Laurelhurst was represented at the recent panel discussion on Historic Districts, held at the Architectural Heritage Center. If you couldn't attend, see the AHC's blog post on the panel for a synopsis of the discussion and to download the presenters' slides.
The slides about Laurelhurst's Historic District effort are here.
Portland is growing. With that growth comes a need for more housing. The role of historic preservation in a growing city is now in the spotlight.
Should our older, historic buildings and neighborhoods all be torn down to build blocks of apartment buildings? Most of us would say "no".
Should historic buildings and neighborhoods stand apart, try to wall themselves off from change and Portland's need for housing? Most of us would also say "no".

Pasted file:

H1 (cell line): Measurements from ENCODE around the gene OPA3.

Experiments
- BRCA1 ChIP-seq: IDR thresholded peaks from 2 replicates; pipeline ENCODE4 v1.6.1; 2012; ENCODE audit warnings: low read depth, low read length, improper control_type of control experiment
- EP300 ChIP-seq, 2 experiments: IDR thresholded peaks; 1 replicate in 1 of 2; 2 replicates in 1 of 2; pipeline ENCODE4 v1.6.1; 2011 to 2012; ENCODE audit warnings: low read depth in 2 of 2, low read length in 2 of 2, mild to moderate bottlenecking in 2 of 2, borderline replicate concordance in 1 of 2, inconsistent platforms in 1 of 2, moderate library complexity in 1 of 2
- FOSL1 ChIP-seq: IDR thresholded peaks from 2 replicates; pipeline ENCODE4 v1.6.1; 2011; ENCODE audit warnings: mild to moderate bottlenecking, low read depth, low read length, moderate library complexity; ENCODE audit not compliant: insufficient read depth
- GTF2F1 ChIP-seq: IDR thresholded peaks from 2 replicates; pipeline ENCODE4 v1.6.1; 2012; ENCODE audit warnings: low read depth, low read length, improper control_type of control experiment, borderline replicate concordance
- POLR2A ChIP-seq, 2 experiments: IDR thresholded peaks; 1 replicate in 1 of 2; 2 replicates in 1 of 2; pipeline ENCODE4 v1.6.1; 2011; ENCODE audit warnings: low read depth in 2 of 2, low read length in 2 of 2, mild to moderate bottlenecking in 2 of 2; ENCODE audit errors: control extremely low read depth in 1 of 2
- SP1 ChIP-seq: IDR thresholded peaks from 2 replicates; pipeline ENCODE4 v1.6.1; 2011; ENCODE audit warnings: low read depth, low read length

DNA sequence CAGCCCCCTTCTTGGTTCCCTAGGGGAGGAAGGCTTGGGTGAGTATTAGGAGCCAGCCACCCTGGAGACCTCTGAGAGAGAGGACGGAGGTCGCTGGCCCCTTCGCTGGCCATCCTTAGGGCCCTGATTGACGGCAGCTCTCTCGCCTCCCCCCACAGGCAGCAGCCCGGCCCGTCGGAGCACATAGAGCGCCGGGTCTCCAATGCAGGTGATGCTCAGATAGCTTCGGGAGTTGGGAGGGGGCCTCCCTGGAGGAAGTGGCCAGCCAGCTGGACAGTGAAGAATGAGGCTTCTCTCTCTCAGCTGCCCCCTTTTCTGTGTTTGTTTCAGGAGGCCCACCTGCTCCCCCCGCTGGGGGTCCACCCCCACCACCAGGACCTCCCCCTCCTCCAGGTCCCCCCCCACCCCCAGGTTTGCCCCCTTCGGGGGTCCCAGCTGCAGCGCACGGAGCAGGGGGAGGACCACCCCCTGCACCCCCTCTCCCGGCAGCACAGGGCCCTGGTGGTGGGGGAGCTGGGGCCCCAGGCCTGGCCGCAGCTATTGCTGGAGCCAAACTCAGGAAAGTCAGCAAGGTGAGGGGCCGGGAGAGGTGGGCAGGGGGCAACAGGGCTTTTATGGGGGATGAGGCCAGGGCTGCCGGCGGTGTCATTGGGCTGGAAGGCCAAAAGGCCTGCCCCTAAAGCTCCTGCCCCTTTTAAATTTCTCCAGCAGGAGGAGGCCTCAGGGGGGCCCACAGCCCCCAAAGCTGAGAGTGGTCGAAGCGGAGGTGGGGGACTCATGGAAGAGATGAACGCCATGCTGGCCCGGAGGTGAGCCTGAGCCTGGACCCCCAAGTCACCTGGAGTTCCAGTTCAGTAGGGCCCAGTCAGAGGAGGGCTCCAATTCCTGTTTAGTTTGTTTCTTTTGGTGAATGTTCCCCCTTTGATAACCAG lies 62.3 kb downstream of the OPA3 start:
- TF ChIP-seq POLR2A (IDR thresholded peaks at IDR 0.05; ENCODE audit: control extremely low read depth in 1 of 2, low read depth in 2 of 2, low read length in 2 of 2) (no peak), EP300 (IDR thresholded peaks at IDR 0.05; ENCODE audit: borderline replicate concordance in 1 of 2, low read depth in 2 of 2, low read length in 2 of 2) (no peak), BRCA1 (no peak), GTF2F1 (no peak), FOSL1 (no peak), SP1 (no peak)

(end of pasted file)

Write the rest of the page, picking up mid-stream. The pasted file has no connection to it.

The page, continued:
The AHC panel explored the alternative, which many call "gentle density" or "density without demolition". Historic buildings and historic neighborhoods can do their part without submitting to the bulldozers.
In historic districts like Irvington and Ladd's Addition, as well as in Laurelhurst, housing is being added through accessory dwelling units (ADUs) and adding internal units, without tearing down century-old houses.
Portland is growing and changing. With Historic District, that change can be gentle and compatible, like the image above. Without Historic District, that change will be destructive, like . . .